Monkeys Making Movies: “#Bfl O {ggGX = STwWcfl x 2s4” ~ 1963 Calvin Workshop

Support this channel: https://paypal.me/jeffquitney OR https://www.patreon.com/jeffquitney more at http://quickfound.net/ Parody of the industrial film making process. Originally a public domain film, slightly cropped to remove uneven edges, with the aspect ratio corrected, and one-pass brightness-contrast-color correction & mild video noise…

Monkeys Making Movies:

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Support this channel: https://paypal.me/jeffquitney OR https://www.patreon.com/jeffquitney

more at http://quickfound.net/

Parody of the industrial film making process.

Originally a public domain film, slightly cropped to remove uneven edges, with the aspect ratio corrected, and one-pass brightness-contrast-color correction & mild video noise reduction applied.
The soundtrack was also processed with volume normalization, noise reduction, clipping reduction, and/or equalization (the resulting sound, though not perfect, is far less noisy than the original).

https://en.wikipedia.org/wiki/Calvin_Company
Wikipedia license: http://creativecommons.org/licenses/by-sa/3.0/

The Calvin Company was a Kansas City, Missouri-based advertising, educational and industrial film production company that for nearly half a century was one of the largest and most successful film producers of its type in the United States

Origins

Forrest (“F. O.”) Calvin from Pleasanton, Kansas studied journalism and advertising at the University of Kansas in the late 1920s… After graduating from college, F. O. went to work for an advertising agency in Kansas City… The ad agency was occasionally using a 16 mm movie camera to make little advertising films for its clients.

…in 1931 F. O. and his wife Betty founded the Calvin Company, originally an advertising agency that specialized in 16 mm business movies…

…In 1936, they moved into their own studio and headquarters building in Kansas City. This facility also included a state-of-the-art 16 mm film processing laboratory that Calvin used for its own productions, as well as for providing processing services to smaller 16 mm producers with their own filmmaking capacity, such as universities. These services helped to spread and further the Calvin name throughout the non-theatrical film industry.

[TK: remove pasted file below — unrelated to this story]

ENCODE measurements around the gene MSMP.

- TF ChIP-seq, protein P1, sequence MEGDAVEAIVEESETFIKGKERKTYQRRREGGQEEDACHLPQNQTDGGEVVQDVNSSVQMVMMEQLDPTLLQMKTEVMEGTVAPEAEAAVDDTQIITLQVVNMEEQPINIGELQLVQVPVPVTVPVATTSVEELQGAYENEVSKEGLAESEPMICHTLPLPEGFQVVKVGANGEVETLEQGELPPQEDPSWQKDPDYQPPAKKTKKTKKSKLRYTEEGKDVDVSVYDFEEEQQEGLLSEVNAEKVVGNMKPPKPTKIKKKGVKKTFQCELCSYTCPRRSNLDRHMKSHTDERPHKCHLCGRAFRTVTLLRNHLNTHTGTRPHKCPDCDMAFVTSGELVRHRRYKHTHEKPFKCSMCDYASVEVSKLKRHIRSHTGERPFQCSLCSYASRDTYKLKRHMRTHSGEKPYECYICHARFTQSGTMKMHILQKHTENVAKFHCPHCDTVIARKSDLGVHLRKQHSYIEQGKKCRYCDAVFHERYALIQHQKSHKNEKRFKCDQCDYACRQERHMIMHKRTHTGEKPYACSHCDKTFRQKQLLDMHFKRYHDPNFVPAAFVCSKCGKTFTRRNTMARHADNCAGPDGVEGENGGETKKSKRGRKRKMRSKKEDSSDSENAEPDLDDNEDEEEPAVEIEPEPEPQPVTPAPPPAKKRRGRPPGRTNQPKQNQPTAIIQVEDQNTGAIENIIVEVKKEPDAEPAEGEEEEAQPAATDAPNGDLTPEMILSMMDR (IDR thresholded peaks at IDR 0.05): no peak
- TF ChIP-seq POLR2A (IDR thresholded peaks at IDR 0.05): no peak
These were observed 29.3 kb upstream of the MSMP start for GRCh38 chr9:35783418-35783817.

After a while, nationally known Fortune 500 companies began to take a chance on 16 mm and hired the Calvin Company to produce sales training and promotional movies for them. DuPont, Goodyear, Caterpillar Tractor Company, General Mills, Southwestern Bell, and Westinghouse had all joined Calvin’s client list by the end of the 1930s…

World War II proved a gold mine for the Calvin Company, which prospered by making dozens of safety and training films for the Navy and Air Force, as well as numerous morale-boosting shorts sponsored by the likes of the U.S. Department of Agriculture. Toward the end of the war, F. O. Calvin was a dollar-a-year-man for the Navy in Washington, D.C., advising on the running of a filmmaking system similar to the Calvin Company’s…

Following World War II, there was a tremendous boom in production of industrial and educational films in the U.S…. it also brought many inexperienced new producers into the field. In 1947, sensing this as an industry problem, F. O. Calvin decided to have his company organize a three-day seminar called the Calvin Workshop, held on the company’s sound stages in Kansas City where workable 16 mm filmmaking procedures would be explained and demonstrated. Anybody in the non-theatrical film industry in North America was invited to attend, and the event attracted over two hundred people. It was so successful that the Calvin Company decided to continue it, making it a celebrated annual event that was held every year until 1975. At its peak, the Calvin Workshop attracted some 450 producers and technicians from the U.S. and Canada each year…

During the 1970s, Calvin briefly attempted to catch a part of the videotape market, but the company was more suited to the 16 mm film format which it had originally pioneered forty years earlier, and the idea of shifting to video was soon abandoned. Satellite studios in Louisville, Pittsburgh and Detroit were sold. Finally, there was just the Calvin studios in Kansas City, where it had all begun, and around 1980 regular film production ceased. Only the Calvin film processing laboratory continued, losing more and more business and more and more money until finally it officially ceased operation on Halloween of 1982…

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